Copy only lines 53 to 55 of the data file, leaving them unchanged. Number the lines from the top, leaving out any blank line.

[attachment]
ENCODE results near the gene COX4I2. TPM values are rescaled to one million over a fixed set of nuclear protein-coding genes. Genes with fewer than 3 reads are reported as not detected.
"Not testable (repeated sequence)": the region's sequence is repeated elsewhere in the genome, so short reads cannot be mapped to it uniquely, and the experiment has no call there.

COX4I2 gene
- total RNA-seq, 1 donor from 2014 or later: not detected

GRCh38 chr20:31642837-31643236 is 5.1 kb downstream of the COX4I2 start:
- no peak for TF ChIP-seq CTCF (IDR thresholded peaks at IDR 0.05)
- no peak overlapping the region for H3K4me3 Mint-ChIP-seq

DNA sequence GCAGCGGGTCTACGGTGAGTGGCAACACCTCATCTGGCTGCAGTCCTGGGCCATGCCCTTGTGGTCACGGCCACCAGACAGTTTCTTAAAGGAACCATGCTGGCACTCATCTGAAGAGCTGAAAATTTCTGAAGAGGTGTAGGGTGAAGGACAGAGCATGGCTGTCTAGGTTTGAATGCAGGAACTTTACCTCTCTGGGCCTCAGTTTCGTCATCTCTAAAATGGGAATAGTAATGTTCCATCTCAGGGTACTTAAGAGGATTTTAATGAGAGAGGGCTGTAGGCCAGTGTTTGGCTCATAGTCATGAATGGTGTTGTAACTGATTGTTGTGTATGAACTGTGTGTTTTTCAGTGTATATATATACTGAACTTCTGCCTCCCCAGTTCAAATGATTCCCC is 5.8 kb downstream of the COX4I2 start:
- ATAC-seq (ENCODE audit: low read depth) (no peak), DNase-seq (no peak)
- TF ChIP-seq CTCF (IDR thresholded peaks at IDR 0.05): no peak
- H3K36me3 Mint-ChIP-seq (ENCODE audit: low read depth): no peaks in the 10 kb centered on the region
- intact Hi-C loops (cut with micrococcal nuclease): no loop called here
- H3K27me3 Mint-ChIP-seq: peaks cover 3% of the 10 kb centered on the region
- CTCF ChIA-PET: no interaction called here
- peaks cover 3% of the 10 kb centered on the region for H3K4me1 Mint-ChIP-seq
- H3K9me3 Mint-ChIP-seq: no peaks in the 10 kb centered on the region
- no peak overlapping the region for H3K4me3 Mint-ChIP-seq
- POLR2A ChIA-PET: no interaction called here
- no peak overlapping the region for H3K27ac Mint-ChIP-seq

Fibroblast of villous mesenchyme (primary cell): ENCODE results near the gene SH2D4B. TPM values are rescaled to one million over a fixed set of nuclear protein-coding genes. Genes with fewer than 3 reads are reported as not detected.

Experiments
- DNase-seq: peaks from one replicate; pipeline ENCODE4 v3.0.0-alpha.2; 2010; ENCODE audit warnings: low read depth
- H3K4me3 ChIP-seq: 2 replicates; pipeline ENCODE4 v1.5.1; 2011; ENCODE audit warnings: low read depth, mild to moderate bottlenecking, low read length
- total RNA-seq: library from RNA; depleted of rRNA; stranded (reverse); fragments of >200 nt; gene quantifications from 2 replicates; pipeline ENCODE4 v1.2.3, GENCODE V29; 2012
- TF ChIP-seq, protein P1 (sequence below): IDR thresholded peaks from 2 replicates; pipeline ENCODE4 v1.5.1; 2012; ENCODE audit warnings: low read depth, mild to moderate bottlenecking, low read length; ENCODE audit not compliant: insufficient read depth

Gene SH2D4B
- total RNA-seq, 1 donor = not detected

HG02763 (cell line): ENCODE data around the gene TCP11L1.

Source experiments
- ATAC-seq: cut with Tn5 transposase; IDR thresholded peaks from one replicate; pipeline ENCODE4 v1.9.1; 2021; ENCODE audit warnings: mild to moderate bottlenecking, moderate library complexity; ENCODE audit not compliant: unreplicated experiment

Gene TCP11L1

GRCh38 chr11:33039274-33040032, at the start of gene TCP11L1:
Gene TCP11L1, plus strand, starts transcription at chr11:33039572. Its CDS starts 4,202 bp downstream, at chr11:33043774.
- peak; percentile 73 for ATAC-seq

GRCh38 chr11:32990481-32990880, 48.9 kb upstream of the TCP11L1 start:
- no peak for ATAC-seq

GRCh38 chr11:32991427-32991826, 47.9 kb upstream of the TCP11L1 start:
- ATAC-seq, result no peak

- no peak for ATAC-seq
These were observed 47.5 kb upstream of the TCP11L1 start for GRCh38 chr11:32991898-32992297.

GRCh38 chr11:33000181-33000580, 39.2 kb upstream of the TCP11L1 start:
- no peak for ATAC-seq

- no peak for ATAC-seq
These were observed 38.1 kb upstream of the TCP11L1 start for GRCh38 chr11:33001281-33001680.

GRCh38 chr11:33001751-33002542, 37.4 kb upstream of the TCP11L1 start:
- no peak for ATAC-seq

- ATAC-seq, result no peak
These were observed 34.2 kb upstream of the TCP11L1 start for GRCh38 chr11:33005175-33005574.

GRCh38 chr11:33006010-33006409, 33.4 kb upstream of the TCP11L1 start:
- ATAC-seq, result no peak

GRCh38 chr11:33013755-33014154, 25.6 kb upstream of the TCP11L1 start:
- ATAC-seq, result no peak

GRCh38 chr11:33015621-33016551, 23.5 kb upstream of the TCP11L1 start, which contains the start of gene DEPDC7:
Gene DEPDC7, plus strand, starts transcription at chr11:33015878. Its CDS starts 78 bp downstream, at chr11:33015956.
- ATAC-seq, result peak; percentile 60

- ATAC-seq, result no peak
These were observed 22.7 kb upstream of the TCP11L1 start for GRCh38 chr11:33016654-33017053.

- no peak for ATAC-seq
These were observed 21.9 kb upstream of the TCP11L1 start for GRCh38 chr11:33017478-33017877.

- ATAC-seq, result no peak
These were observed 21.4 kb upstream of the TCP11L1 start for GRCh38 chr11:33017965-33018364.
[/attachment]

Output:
GRCh38 chr11:33015621-33016551, 23.5 kb upstream of the TCP11L1 start, which contains the start of gene DEPDC7:
Gene DEPDC7, plus strand, starts transcription at chr11:33015878. Its CDS starts 78 bp downstream, at chr11:33015956.
- ATAC-seq, result peak; percentile 60